Allergic and latex-specific sensitization: route, frequency, and amount of exposure that are required to initiate IgE production.
J Allergy Clin Immunol 2002 Aug; 110(2 Part 2):S57-S63
Quantitative data that documents human exposure-response relationships for IgE sensitization to allergens are limited. Although seemingly straightforward, documentation of exposure-response relationships can be difficult. Issues that are related to study design, allergen standardization, exposure assessment, and evaluation for sensitization can impact greatly on study results. Despite these issues, exposure-response relationships for sensitization to protein allergens have been documented in several occupational groups, which include enzyme-detergent workers, bakers, and laboratory animal workers. In general, atopy acts as an effect modifier in these settings, steepening the exposure-response relationship. Several studies suggest that the greatest risk for sensitization is within the first several years of exposure. For 1 allergen, the protease subtilisin, a short-term exposure limit of 60 ng/m3 has been recommended by the American Council of Governmental Industrial Hygienists. With regard to natural rubber latex, exposure-related factors such as number of operations have been shown to be risk factors for sensitization of children with spina bifida. By contrast, fewer studies show exposure-response relationships for IgE sensitization of health care workers to natural rubber latex, and the area remains controversial. However, a recent cohort study that evaluated incident sensitization in dental hygiene students suggests strongly that, with sufficient exposure, employment in health care can lead to an increased risk of IgE sensitization to natural rubber latex.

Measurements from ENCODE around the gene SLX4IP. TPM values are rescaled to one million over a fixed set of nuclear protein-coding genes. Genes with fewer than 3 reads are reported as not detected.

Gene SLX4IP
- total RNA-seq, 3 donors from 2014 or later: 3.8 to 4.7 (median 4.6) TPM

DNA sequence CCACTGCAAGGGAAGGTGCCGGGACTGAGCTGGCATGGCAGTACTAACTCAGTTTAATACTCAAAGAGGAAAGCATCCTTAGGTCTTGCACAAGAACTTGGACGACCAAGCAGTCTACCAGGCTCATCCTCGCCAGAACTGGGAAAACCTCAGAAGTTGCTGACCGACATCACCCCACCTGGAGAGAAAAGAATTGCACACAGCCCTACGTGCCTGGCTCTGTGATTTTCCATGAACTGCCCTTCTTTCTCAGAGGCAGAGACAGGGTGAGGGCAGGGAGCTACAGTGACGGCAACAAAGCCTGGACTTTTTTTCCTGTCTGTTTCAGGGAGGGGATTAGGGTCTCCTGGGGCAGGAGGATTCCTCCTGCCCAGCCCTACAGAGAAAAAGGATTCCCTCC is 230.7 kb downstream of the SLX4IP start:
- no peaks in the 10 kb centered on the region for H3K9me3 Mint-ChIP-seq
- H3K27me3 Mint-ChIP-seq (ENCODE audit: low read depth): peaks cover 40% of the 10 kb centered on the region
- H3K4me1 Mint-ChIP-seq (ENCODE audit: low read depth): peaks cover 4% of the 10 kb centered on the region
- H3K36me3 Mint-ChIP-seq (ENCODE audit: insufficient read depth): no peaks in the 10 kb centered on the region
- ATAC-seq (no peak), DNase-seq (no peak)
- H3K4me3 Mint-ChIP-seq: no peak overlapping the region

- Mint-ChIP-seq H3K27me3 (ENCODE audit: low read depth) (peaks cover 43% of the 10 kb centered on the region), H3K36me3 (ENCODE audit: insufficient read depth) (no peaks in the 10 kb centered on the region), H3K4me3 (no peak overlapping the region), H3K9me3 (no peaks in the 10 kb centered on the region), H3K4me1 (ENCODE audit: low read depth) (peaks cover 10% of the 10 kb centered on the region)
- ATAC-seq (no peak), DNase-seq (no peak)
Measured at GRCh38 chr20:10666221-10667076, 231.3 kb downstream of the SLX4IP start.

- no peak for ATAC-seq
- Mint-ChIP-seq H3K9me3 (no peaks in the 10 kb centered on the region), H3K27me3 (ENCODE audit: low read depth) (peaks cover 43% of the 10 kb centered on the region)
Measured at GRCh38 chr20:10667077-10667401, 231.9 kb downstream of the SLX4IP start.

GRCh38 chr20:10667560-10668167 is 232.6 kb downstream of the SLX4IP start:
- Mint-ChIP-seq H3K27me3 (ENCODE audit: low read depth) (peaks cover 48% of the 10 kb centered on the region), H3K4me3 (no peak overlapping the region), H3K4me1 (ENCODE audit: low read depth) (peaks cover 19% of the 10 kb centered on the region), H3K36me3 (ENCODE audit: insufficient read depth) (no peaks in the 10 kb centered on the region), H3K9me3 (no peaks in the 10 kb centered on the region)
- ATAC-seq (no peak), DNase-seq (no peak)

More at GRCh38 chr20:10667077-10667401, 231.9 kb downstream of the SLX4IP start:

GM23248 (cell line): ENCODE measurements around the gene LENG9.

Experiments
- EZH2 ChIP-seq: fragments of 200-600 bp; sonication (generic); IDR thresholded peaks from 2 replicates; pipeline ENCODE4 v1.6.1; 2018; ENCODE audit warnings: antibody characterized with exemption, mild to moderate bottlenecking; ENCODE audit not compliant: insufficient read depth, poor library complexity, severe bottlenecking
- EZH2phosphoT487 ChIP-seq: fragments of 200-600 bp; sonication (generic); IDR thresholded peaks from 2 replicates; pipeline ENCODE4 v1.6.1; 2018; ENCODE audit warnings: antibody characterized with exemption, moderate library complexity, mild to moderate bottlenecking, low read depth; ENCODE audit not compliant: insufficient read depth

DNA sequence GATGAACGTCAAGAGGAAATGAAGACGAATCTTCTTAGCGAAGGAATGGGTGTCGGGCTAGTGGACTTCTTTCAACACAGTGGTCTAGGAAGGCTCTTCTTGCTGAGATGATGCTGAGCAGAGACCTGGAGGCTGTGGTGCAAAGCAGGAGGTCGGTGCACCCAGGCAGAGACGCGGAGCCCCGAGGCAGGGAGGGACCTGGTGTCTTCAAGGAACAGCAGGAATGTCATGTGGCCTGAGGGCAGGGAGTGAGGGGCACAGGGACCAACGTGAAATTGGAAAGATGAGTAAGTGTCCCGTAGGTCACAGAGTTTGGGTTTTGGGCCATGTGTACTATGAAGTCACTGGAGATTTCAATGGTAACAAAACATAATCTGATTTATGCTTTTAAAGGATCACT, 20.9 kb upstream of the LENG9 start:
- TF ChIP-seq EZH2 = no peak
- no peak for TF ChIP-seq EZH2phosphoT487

Sensitization; Quantitative-analysis; Humans; Allergens; Exposure-levels; Laboratory-workers; Workers; Industrial-hygienists; Risk-factors; Health-care-personnel
David N. Weissman, MD, NIOSH/HELD/ASB, Mailstop L-4218, 1095 Willowdale Road, Morgantown, WV 26505
Disease and Injury: Asthma and Chronic Obstructive Pulmonary Disease
Journal of Allergy and Clinical Immunology